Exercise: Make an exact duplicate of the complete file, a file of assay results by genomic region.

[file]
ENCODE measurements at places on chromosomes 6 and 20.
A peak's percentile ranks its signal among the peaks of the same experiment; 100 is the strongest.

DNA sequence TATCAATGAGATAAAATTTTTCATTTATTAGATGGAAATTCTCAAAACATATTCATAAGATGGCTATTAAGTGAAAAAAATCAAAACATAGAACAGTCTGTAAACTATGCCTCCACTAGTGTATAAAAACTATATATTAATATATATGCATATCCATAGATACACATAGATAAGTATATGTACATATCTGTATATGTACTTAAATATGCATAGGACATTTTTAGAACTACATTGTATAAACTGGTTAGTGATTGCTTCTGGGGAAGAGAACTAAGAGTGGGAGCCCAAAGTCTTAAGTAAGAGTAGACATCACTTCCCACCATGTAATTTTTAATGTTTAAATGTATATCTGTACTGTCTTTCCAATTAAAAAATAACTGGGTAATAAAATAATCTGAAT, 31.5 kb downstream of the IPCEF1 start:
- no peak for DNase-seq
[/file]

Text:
ENCODE measurements at places on chromosomes 6 and 20.
A peak's percentile ranks its signal among the peaks of the same experiment; 100 is the strongest.

DNA sequence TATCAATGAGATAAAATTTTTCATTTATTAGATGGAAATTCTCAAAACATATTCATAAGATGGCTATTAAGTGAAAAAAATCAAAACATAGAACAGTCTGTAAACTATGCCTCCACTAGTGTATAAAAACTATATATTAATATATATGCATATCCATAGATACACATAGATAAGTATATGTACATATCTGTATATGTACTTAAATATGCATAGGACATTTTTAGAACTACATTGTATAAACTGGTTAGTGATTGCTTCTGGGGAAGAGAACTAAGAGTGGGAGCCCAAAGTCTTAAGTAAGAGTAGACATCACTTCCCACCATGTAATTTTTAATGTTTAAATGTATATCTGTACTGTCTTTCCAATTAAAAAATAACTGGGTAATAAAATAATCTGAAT, 31.5 kb downstream of the IPCEF1 start:
- no peak for DNase-seq